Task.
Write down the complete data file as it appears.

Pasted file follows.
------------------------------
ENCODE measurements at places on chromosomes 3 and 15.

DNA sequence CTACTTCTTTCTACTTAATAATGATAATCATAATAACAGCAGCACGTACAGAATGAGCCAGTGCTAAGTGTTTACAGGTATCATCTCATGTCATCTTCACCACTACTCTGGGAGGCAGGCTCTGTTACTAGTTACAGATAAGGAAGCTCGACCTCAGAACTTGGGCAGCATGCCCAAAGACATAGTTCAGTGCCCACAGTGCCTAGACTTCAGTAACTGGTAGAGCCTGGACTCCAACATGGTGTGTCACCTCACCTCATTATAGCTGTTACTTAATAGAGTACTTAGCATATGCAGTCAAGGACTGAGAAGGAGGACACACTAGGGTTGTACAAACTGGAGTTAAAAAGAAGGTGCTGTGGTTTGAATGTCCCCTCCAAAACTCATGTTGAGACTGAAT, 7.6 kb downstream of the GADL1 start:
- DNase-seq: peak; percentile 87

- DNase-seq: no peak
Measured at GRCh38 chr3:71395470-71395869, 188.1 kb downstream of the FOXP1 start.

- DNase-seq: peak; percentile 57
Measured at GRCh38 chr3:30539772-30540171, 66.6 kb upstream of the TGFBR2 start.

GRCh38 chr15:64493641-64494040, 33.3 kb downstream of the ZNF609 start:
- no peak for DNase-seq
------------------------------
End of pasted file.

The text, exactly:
ENCODE measurements at places on chromosomes 3 and 15.

DNA sequence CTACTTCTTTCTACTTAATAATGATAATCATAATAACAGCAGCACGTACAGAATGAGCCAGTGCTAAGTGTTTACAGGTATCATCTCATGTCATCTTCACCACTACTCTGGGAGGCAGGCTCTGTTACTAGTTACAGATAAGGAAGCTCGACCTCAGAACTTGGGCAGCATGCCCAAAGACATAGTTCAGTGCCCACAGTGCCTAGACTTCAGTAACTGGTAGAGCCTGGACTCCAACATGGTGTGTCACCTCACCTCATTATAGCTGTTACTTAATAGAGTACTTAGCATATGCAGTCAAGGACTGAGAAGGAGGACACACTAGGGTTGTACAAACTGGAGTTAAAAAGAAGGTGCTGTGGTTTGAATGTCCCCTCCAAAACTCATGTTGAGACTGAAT, 7.6 kb downstream of the GADL1 start:
- DNase-seq: peak; percentile 87

- DNase-seq: no peak
Measured at GRCh38 chr3:71395470-71395869, 188.1 kb downstream of the FOXP1 start.

- DNase-seq: peak; percentile 57
Measured at GRCh38 chr3:30539772-30540171, 66.6 kb upstream of the TGFBR2 start.

GRCh38 chr15:64493641-64494040, 33.3 kb downstream of the ZNF609 start:
- no peak for DNase-seq